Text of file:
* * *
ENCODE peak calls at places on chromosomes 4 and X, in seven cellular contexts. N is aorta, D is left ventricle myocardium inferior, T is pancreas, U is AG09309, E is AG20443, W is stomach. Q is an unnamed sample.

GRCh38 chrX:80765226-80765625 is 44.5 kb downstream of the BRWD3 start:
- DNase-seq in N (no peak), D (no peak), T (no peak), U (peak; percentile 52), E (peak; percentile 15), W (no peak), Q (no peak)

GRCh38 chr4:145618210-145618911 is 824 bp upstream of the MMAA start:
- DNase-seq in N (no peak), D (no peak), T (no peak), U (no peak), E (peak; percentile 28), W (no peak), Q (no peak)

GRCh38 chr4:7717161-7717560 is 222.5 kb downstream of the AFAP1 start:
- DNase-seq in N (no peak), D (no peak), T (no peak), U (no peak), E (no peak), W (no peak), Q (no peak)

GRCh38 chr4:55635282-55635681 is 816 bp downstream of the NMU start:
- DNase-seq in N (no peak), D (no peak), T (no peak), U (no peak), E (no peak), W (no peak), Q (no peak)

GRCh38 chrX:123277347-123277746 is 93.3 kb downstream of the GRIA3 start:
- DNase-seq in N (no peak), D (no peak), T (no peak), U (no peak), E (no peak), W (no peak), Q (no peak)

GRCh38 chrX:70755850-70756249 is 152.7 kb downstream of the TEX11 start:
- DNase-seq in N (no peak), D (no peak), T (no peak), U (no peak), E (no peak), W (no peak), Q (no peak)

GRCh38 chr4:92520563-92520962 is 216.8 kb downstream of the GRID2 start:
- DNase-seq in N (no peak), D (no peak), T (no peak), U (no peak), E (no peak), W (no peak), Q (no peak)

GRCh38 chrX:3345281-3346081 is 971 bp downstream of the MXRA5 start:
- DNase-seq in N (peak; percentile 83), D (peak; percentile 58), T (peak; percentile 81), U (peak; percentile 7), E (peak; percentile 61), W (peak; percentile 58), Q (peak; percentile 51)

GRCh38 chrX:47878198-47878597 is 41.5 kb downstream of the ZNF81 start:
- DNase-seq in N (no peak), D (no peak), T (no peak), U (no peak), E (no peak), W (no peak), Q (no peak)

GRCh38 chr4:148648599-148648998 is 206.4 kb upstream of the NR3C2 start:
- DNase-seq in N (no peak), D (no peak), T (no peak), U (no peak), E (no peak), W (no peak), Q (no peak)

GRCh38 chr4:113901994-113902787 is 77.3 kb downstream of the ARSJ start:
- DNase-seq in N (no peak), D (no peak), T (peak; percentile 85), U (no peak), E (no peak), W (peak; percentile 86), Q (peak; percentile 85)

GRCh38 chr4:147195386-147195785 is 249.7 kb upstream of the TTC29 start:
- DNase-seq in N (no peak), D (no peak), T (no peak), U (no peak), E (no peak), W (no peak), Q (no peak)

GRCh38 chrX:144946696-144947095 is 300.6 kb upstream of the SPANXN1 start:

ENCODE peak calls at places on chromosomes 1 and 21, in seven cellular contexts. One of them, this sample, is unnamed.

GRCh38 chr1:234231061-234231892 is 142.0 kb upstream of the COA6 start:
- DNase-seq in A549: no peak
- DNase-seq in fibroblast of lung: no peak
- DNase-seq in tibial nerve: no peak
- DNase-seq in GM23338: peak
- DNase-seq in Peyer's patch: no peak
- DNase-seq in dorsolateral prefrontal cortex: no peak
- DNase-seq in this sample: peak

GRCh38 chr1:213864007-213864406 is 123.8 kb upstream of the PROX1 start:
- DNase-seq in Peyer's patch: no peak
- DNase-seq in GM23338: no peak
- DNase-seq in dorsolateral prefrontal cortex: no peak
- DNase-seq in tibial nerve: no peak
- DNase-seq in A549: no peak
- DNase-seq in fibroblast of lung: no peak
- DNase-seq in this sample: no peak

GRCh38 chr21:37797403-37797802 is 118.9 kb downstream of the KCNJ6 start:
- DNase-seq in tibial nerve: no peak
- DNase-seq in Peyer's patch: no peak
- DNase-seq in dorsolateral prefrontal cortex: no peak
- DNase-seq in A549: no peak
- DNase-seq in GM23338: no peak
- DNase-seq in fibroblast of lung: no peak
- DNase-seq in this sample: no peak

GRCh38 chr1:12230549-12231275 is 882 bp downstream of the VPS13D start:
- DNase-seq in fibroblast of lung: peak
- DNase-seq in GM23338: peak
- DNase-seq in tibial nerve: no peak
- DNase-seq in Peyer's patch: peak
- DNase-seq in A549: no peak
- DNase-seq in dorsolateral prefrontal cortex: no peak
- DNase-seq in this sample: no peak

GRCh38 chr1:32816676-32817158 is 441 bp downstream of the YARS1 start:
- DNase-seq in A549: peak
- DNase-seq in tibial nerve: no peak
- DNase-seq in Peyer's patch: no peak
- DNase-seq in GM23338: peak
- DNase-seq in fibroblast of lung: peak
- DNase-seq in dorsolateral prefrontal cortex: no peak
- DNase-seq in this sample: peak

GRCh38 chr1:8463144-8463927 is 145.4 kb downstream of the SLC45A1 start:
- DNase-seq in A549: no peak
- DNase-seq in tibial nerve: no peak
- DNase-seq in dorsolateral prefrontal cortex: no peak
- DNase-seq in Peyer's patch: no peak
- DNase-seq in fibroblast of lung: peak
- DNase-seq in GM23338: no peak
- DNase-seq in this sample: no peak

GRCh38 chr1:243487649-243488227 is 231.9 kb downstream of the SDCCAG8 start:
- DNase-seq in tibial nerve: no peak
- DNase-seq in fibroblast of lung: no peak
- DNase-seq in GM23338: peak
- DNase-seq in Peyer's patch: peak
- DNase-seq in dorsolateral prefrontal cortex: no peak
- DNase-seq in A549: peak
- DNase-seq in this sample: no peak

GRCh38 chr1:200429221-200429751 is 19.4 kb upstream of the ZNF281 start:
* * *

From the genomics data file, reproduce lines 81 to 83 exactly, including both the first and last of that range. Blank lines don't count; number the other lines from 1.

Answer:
- DNase-seq in dorsolateral prefrontal cortex: no peak
- DNase-seq in A549: peak
- DNase-seq in this sample: no peak